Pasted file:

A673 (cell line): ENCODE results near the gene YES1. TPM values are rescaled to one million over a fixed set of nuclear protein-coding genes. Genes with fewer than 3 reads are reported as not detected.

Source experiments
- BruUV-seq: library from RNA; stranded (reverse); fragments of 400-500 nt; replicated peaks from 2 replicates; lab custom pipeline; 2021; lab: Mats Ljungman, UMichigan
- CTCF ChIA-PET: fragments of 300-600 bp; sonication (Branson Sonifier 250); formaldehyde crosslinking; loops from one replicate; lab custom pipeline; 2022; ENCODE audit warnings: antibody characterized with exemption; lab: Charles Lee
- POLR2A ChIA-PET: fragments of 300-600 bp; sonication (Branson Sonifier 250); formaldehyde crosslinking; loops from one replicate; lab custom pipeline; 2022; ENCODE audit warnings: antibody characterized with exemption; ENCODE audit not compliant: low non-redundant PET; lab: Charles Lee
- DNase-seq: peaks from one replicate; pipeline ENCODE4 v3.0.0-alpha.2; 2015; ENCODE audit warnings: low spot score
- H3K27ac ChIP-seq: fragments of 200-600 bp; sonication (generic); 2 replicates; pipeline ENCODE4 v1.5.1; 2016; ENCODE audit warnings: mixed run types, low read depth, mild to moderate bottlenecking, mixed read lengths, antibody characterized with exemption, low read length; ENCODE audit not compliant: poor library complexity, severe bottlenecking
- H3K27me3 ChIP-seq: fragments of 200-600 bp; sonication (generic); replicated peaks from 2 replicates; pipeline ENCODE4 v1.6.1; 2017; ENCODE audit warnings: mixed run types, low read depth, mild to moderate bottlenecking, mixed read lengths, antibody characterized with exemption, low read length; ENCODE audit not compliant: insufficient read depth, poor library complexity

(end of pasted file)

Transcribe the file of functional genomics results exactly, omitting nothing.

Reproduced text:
A673 (cell line): ENCODE results near the gene YES1. TPM values are rescaled to one million over a fixed set of nuclear protein-coding genes. Genes with fewer than 3 reads are reported as not detected.

Source experiments
- BruUV-seq: library from RNA; stranded (reverse); fragments of 400-500 nt; replicated peaks from 2 replicates; lab custom pipeline; 2021; lab: Mats Ljungman, UMichigan
- CTCF ChIA-PET: fragments of 300-600 bp; sonication (Branson Sonifier 250); formaldehyde crosslinking; loops from one replicate; lab custom pipeline; 2022; ENCODE audit warnings: antibody characterized with exemption; lab: Charles Lee
- POLR2A ChIA-PET: fragments of 300-600 bp; sonication (Branson Sonifier 250); formaldehyde crosslinking; loops from one replicate; lab custom pipeline; 2022; ENCODE audit warnings: antibody characterized with exemption; ENCODE audit not compliant: low non-redundant PET; lab: Charles Lee
- DNase-seq: peaks from one replicate; pipeline ENCODE4 v3.0.0-alpha.2; 2015; ENCODE audit warnings: low spot score
- H3K27ac ChIP-seq: fragments of 200-600 bp; sonication (generic); 2 replicates; pipeline ENCODE4 v1.5.1; 2016; ENCODE audit warnings: mixed run types, low read depth, mild to moderate bottlenecking, mixed read lengths, antibody characterized with exemption, low read length; ENCODE audit not compliant: poor library complexity, severe bottlenecking
- H3K27me3 ChIP-seq: fragments of 200-600 bp; sonication (generic); replicated peaks from 2 replicates; pipeline ENCODE4 v1.6.1; 2017; ENCODE audit warnings: mixed run types, low read depth, mild to moderate bottlenecking, mixed read lengths, antibody characterized with exemption, low read length; ENCODE audit not compliant: insufficient read depth, poor library complexity